Why did Bhutto crackdown on the labour movement in 1970s? Was this an imperative of exercising power or is that he never truly believed in the ideals he vocally espoused?
Zulfiqar Ali Bhutto is not an easy political figure to understand. He was a left-leaning populist – a product of his times. He can be compared to leaders like Peron, Sukarno and Nasser. Like all of them Bhutto too had contradictions that were sometimes at cross purposes. He came to power in the early 1970s through the overwhelming support of the working class, students and radical left groups, but was instrumental in suppressing the workers’ struggle. He had democratic ideals, yet squashed the movements for the rights of marginalised nationalities, as in Balochistan.
Perhaps in its effort to re-establish state authority immediately after the debacle in Bangladesh, the Bhutto government crushed the radicalised labour movement of the era to bring civic stability to the country in a time of political chaos. Yet, there is no doubt that Bhutto’s labour laws gave workers benefits previously unheard of in Pakistan’s labour history. Allowances for inflation, social security benefits, old age pension, increased participation in management by workers, increase in the percentage of the workers’ participatory fund and the increase in gratuity funds are some of the salient features. However, the trade union movement also suffered immensely in this period. Labour laws were periodically announced without taking into account labour’s view itself. Strikes were broken up through administrative and coercive means. There was a continuation of centralised and bureaucratised handling of industrial disputes as the state’s Labour department and the newly formed Industrial Relations Commission became prominent in coercing or corrupting the labour leadership.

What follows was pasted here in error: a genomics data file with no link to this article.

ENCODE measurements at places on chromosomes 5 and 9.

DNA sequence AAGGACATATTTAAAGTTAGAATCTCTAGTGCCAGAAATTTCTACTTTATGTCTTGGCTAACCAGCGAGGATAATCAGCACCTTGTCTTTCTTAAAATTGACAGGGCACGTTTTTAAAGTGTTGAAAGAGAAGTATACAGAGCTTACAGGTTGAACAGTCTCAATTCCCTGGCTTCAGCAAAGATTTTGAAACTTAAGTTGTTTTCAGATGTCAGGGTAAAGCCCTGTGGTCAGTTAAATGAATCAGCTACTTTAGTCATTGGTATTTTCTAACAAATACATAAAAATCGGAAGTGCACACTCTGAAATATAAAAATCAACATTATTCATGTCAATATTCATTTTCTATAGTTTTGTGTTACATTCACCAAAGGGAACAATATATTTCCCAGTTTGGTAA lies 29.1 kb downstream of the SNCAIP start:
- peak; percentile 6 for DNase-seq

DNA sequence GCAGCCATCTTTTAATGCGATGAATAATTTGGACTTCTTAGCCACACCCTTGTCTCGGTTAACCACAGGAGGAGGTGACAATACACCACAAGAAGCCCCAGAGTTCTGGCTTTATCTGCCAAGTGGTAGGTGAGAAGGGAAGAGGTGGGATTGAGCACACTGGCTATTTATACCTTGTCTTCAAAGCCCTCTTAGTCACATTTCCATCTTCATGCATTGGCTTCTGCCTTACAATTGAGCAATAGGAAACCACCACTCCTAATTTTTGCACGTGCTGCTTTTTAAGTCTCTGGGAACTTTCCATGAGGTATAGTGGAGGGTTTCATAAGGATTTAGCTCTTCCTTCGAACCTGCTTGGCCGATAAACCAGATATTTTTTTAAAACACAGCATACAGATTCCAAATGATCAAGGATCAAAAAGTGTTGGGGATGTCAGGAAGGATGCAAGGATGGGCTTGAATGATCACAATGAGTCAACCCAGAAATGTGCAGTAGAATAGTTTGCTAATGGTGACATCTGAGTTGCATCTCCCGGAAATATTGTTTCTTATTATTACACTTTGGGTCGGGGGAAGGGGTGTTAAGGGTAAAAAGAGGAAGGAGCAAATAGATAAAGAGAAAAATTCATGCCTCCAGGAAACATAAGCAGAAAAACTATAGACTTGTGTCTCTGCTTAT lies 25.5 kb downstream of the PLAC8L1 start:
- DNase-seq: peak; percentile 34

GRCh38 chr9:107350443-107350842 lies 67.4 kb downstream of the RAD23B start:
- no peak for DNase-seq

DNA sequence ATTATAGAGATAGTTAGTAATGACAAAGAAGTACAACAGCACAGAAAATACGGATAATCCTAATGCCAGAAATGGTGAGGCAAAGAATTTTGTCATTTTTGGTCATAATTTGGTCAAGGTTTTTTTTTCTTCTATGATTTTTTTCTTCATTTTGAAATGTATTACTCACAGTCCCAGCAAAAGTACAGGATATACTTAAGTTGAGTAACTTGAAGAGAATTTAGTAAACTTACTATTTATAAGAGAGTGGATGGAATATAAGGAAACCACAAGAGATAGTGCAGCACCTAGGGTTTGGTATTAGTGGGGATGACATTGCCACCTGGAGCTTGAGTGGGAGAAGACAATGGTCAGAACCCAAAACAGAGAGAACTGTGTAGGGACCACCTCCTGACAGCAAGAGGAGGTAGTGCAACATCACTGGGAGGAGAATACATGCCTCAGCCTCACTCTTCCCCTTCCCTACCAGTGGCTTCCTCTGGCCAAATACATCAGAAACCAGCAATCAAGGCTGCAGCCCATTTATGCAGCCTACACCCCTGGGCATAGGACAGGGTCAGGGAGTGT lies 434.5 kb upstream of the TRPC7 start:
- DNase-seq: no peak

Bhutto’s government, inclusive of its populist rhetoric and genuine attempts to institute reform in Pakistan’s cultural and political life – his government was instrumental in giving the country its Constitution – continued to harass and persecute any and all political opposition within and outside the party, from the left or from the right of the political spectrum. Such examples made others uneasy about entering the arena of confrontational politics. Even PPP members and Ministers like Mairaj Mohammad Khan were not spared. Khan resigned as Minister of State in protest against the October 1972 police action in the Landhi mill area. In November 1973 he resigned his basic membership of the party in opposition to the increasingly undemocratic character of the Bhutto regime. He was also later arrested and tortured in prison on charges of aiding the popular insurrection in Balochistan. Of course the most egregious act by the Bhutto government was the dismissal of the Balochistan NAP government in 1973 on the pretext that it was receiving arms shipments from Iraq and was involved in a conspiracy with the Soviet Union and Iraq to break up Pakistan and Iran. This dismissal led to the protest resignation of the NAP-JUI coalition government in the NWFP. On a yet more serious note, it led to a popular armed insurgency in Balochistan that was brutally crushed by the PPP government. Bhutto provided the Pakistan military with a free rein in that province, enabling the military to return to public life after its defeat in East Pakistan and the creation of Bangladesh. In 1977 this invigorated military forced Bhutto out of power after a coup. Yet, he needs to be respected for the manner of his death. He defied the military’s trumped-up charges and went to the gallows with his head held high.